Erik te Selle
Senior Manager, Synechron, The Netherlands
Senior Consultant, Synechron, The Netherlands
Erik te Selle, Senior Manager, Synechron, The Netherlands
Tim Seta, Senior Consultant, Synechron, The Netherlands
Examining the bigger picture Is your organization struggling with becoming regulatory compliant by changing the simplest data element in your Transaction Reporting process? A proper review of the overall architecture could be the best way to go. And with a technology-like Data Virtualization, there is a solution path to simplify and improve your Transaction Reporting architecture. In this article we focus on the architecture involved with Transaction Reporting.
Organizations need to start thinking about improving their current Transaction Reporting processes. This includes conducting a thorough assessment of the involved architecture -- if not for reasons of efficiency and cost improvement, then for the increased regulatory focus on quality and correctness. In this article, the concepts of Data Lakes and Data Virtualization are introduced and their relevance for Transaction Reporting processes is discussed.
Defining the problem
Over the past several years, demanding regulatory deadlines were chased. This drove the implementation of Transaction Reporting in the processes and systems of companies and resulted in an architecture that was, or still is, not meeting the demands of the future.
Within a generic Transaction Reporting processes framework, as depicted below, the ingestion of data in the reporting engine is likely not as straight forward as portrayed. It is common to see over a dozen different systems interfaced, with hundreds of data points being bounced back and forth between the systems. Some key challenges can be identified which are summarized in our previous article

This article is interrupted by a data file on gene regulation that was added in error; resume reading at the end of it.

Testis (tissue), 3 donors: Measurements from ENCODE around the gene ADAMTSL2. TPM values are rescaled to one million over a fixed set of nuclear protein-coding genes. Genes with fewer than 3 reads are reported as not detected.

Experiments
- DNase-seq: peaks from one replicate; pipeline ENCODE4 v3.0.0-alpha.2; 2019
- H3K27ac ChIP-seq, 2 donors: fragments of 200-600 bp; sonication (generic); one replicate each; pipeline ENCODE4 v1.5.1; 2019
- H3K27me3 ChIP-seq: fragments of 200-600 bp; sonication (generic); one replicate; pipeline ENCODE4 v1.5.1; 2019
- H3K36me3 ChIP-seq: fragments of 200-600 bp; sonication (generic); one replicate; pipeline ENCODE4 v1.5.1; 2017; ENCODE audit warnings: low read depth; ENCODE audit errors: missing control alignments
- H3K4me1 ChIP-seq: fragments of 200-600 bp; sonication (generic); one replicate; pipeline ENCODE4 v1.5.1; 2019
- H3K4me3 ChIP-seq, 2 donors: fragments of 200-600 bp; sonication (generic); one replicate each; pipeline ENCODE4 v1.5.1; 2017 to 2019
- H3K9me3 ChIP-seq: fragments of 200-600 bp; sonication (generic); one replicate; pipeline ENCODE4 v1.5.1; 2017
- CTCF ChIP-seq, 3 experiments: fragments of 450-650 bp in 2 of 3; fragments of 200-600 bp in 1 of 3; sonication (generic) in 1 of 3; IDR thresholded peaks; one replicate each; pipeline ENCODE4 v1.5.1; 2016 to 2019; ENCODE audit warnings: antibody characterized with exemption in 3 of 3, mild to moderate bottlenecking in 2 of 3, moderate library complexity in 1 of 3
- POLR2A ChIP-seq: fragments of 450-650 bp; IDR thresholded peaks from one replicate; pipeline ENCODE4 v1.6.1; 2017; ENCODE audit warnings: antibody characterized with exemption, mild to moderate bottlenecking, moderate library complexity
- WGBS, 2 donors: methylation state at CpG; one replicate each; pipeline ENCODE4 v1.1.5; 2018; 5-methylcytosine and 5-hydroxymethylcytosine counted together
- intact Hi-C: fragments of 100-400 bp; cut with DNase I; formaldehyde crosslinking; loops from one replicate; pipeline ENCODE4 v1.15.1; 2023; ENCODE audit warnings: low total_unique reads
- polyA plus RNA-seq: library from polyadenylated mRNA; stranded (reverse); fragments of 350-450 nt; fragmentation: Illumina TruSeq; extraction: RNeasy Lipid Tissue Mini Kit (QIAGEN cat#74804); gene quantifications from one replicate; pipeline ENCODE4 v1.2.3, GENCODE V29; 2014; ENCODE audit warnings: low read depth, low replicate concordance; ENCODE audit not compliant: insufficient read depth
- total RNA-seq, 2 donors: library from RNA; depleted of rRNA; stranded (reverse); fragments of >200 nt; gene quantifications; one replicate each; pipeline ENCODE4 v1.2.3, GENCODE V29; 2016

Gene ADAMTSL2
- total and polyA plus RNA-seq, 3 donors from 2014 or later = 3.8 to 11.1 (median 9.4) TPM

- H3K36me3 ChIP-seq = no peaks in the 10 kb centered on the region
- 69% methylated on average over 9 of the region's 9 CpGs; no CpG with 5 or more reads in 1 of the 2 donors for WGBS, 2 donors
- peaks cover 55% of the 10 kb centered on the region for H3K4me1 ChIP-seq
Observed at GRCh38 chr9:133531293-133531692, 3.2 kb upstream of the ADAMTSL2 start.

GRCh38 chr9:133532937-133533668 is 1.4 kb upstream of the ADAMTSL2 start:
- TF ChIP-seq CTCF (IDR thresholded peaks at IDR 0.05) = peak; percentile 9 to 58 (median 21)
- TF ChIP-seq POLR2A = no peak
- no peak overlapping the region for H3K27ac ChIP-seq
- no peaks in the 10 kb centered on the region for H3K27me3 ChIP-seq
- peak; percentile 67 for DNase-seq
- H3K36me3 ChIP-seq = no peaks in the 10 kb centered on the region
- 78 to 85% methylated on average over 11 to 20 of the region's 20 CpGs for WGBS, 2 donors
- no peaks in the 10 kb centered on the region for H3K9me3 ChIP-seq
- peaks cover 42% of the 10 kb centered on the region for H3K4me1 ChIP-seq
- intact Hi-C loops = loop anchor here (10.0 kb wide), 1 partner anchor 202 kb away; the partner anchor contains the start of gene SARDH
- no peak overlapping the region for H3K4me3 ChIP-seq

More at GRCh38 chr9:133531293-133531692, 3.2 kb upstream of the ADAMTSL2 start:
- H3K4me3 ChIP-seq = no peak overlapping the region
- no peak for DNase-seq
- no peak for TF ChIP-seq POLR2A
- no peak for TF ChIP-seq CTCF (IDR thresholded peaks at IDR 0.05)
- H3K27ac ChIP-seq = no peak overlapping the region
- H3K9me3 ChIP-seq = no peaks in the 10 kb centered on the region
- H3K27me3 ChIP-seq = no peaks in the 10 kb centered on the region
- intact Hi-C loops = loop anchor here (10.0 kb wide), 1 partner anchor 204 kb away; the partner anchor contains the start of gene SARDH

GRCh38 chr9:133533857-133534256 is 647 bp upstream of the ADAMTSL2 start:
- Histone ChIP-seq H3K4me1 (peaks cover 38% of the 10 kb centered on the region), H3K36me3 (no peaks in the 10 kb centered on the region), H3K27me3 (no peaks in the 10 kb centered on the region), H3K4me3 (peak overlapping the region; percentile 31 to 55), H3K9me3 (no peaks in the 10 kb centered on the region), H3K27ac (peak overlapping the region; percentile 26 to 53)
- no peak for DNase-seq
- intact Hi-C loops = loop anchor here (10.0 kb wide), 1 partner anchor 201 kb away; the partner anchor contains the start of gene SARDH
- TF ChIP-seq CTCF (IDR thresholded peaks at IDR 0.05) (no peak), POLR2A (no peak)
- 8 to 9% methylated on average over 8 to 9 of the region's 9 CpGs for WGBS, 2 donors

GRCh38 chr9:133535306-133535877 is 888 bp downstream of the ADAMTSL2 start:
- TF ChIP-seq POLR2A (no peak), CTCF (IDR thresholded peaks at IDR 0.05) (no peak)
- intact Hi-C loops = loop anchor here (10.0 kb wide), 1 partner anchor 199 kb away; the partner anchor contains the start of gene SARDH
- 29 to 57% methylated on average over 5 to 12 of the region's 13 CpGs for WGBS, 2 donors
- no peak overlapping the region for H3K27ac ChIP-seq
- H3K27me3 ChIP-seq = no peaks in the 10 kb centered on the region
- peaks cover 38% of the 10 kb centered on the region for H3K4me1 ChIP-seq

The Generic Transaction Reporting Processes Framework
Focusing on the core architecture, there are multiple elements likely at the root of Transaction Reporting issues, like data quality, an abundance of data formats, almost endless point-to-point interfaces, and source system deficiencies. The architecture and systems involved are not often designed or even equipped for the standards and requirements dictated by Transaction Reporting (e.g., near-real-time reporting, data availability requirements, and data transformation requirements).
Additionally, running a complex architecture often results in quite a burden with regards to maintenance and managing changes (e.g., system and data, file formats, and interfaces). Moreover, there are more stringent expectations and regulations on the topic of data ownership and accountability in which a solid architecture plays a vital role.
How technology can help
The aforementioned key challenges can be addressed by introducing a Data Lake to improve the architecture supporting Transaction Reporting processes. Data Lakes will provide tangible benefits which we will investigate here. However, over the past few years Data Lakes have presented some shortcomings which we want to highlight as well.
In recent years, Data Virtualization has evolved into the technology that could potentially be a more future fit solution. Here, we will introduce the concepts of Data Lakes and Data Virtualization along with their benefits and shortcomings.
Understanding Data Lakes A Data Lake is a centralized repository that allows organizations to store all structured and unstructured data at any scale.
Although often used interchangeably with a Data Warehouse, a Data Lake is fundamentally different. Unlike a Data Warehouse, a Data Lake retains all data and does not apply any transformation to the data. This means that data is stored in the rawest form possible. In essence, (financial) companies export all data from their core systems in a central database to be used for other processes like specific reporting and Management Information. This early ingestion (and late processing) of data is a key characteristic of Data Lakes and enables organizations to leverage important benefits, including the following:
When there is a clear business purpose defined (e.g., Transaction Reporting), and the Data Lake is prepared accordingly, data can be further processed to enable the creation of a specific output/report.